The mysterious explosion in northern Russia that caused a spike in radiation levels happened during a mission to salvage a nuclear-powered cruise missile from the bottom of the sea, media have cited a U.S. intelligence assessment as saying.
Five nuclear engineers were killed in a liquid propulsion system blast at Russia’s naval missile test facility, leading to a brief spike in radiation on Aug. 8. The secrecy surrounding the accident has led outside observers to speculate that what the explosion involved the Burevestnik nuclear-powered intercontinental cruise missile, dubbed the SSC-X-9 Skyfall by NATO.
“This was not a new launch of the weapon, instead it was a recovery mission to salvage a lost missile from a previous test,” the CNBC business outlet cited an unnamed U.S. official with direct knowledge of a U.S. intelligence assessment as saying.
Russian crews aboard three vessels had last year prepared to recover a missile that landed in the Barents Sea during a failed November 2017 test, CNBC reported last year, also citing a U.S. intelligence report.
“There was an explosion on one of the vessels involved in the recovery and that caused a reaction in the missile’s nuclear core which lead to the radiation leak,” another unnamed source told the outlet Thursday.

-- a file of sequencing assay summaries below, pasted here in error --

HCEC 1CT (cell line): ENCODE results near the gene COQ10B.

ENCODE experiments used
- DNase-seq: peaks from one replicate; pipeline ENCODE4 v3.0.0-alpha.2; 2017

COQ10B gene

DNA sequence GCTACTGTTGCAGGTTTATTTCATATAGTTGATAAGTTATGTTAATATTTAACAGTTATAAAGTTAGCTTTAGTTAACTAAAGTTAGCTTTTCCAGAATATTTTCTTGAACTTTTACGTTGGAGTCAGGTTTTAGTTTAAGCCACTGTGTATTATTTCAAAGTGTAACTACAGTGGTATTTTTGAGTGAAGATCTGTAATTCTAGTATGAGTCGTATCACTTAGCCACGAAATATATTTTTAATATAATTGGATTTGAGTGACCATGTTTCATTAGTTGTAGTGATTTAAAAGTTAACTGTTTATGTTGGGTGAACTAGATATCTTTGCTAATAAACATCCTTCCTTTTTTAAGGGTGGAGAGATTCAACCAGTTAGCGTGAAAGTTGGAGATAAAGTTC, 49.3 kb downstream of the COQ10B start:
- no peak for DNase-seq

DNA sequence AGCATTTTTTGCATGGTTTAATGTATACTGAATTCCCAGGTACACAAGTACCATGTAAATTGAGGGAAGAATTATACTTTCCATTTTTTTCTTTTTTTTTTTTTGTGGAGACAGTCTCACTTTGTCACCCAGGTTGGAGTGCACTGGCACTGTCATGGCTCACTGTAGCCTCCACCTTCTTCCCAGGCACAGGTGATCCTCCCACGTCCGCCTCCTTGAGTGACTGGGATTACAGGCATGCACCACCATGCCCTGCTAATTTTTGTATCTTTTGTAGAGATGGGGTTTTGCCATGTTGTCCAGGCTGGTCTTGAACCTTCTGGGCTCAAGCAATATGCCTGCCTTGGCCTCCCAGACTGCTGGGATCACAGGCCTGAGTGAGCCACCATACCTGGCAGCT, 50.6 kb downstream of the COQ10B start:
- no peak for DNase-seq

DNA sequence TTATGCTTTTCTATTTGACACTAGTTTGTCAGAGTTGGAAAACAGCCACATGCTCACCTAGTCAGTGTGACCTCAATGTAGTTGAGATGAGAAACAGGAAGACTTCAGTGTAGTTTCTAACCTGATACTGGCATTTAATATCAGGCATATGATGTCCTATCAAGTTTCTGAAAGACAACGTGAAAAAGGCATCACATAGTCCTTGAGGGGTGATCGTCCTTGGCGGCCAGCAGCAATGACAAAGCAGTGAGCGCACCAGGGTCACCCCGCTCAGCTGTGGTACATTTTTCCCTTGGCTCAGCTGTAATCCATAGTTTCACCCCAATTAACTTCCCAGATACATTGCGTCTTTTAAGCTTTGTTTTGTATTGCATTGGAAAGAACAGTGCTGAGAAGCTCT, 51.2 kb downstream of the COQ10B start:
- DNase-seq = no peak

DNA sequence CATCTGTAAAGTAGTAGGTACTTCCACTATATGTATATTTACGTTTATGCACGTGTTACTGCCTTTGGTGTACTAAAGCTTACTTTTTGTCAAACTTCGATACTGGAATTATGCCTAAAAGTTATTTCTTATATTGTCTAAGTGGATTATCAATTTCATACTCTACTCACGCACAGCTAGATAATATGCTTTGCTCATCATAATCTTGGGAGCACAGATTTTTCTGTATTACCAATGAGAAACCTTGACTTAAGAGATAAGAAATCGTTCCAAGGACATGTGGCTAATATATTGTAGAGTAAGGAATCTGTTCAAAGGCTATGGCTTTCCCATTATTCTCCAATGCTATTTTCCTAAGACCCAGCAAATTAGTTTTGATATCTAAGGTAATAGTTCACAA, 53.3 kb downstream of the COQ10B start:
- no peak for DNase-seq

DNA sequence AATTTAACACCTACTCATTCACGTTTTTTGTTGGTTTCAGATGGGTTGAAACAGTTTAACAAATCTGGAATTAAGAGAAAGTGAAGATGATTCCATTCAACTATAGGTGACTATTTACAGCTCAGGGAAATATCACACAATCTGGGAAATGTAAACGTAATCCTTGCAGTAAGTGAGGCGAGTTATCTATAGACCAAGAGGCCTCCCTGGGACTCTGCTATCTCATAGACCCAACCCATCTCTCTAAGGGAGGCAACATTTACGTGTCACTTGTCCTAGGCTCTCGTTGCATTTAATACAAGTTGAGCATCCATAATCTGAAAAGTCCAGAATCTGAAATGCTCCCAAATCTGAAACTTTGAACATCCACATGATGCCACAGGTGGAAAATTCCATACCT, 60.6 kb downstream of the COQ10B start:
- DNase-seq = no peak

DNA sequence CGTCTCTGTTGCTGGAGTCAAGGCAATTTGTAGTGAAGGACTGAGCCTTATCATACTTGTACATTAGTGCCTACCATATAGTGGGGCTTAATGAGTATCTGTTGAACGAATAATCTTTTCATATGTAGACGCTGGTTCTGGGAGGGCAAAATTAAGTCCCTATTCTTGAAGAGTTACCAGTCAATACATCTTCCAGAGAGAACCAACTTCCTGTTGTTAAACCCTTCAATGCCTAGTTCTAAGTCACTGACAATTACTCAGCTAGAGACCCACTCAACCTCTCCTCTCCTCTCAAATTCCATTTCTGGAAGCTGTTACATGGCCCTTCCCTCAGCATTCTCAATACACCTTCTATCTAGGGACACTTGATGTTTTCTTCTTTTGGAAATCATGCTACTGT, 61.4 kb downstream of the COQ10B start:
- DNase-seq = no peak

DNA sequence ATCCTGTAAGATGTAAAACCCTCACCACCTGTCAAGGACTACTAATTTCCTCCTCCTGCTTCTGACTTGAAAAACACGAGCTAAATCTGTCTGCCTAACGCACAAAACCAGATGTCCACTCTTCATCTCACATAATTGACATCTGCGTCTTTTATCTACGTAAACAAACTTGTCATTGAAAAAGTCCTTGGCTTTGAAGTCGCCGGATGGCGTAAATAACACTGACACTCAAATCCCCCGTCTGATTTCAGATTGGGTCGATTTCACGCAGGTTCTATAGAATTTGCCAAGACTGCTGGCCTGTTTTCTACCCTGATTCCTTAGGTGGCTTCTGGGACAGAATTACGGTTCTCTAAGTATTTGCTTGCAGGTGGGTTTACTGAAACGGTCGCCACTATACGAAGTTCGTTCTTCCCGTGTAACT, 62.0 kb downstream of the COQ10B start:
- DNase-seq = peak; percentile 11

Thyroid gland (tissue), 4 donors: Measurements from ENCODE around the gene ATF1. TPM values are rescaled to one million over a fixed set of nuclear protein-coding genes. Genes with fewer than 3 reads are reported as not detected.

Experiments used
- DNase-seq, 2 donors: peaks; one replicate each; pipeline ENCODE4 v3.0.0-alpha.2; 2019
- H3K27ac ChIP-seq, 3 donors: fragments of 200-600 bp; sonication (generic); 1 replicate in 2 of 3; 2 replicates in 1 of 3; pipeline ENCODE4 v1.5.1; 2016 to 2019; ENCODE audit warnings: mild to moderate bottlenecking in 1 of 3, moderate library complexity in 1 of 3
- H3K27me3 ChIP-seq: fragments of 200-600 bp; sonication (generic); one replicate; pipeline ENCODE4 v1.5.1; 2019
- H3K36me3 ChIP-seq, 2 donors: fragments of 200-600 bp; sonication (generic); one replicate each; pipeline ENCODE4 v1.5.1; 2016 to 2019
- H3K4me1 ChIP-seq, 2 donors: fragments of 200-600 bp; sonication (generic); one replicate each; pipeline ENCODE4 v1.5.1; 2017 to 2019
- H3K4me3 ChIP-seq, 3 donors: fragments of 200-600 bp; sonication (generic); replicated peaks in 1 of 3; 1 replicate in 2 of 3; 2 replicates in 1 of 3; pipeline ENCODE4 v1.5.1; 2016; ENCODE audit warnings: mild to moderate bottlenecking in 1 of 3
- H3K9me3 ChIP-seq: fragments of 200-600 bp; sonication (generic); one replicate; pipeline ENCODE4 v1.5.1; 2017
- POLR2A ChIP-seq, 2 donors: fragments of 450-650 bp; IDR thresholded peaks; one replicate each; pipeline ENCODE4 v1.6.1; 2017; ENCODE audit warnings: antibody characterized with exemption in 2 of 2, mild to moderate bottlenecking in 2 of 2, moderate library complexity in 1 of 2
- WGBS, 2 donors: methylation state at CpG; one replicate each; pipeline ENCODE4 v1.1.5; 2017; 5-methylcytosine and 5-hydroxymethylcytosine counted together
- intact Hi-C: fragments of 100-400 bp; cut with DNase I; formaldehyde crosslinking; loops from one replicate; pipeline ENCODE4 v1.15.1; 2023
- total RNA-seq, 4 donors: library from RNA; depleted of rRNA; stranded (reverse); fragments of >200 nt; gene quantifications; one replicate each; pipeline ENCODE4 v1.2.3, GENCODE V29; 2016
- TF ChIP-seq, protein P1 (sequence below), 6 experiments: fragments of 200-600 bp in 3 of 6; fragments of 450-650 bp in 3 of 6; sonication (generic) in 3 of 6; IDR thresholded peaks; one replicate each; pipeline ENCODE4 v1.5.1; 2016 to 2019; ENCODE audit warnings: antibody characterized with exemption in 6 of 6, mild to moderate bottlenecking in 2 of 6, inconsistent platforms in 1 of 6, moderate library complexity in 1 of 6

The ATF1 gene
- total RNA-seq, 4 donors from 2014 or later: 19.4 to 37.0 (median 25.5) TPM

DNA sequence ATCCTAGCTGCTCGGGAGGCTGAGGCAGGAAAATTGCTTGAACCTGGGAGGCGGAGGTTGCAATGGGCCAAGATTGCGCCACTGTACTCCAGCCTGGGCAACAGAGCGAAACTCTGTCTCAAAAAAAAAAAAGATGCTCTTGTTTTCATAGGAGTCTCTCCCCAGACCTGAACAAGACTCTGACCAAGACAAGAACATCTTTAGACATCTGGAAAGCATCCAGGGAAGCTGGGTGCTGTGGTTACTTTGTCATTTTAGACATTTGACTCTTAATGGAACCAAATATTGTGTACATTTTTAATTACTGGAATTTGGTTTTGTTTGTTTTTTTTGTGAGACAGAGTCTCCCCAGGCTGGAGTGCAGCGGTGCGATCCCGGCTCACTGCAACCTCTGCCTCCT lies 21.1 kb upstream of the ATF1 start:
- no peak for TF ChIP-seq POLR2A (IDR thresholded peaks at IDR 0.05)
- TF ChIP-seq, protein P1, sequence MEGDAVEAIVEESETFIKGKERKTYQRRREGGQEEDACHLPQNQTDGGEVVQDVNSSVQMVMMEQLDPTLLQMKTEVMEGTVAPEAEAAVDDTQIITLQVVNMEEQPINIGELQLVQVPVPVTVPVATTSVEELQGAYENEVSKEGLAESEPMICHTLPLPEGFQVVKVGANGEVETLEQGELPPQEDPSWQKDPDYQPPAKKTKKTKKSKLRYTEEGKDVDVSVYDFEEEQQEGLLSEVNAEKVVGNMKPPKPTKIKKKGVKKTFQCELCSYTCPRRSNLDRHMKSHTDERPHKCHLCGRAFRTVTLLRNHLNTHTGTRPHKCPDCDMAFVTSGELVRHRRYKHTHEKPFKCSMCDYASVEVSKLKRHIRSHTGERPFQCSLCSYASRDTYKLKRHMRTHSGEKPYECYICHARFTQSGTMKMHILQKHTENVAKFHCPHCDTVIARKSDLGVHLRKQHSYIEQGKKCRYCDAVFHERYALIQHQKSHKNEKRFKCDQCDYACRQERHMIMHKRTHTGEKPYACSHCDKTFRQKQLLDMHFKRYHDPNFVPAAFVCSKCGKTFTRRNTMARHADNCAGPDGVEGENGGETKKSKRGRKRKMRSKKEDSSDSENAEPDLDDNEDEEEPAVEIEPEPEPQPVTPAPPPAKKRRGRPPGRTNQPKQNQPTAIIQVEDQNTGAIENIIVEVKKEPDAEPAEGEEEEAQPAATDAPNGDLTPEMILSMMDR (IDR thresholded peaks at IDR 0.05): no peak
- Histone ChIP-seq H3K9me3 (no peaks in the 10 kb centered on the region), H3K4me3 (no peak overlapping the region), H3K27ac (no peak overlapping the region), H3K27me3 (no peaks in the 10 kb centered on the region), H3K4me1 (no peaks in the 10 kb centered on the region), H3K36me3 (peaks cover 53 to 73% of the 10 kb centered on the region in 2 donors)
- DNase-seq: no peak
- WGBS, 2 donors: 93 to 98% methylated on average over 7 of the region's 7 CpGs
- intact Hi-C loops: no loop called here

The U.S.-funded Radio Free Europe/Radio Liberty news outlet’s Russian-language service came to the same conclusion after analyzing photographs of nuclear waste containers at what are thought to be previous Burevestnik test sites.
Russia tested four of the missiles between November 2017 and February 2018, each resulting in a crash, people who spoke on condition of anonymity previously told CNBC.
Government officials have given a muted, occasionally contradictory response in the weeks since the accident.
President Vladimir Putin said the explosion occurred during testing of what he called promising new weapons systems. Last year, Putin had boasted about what he said was the Burevestnik’s unlimited range.
Four of Russia’s nuclear radiation monitoring stations went silent days after the explosion, and doctors in the region have said they weren’t warned that they were treating patients exposed to radiation.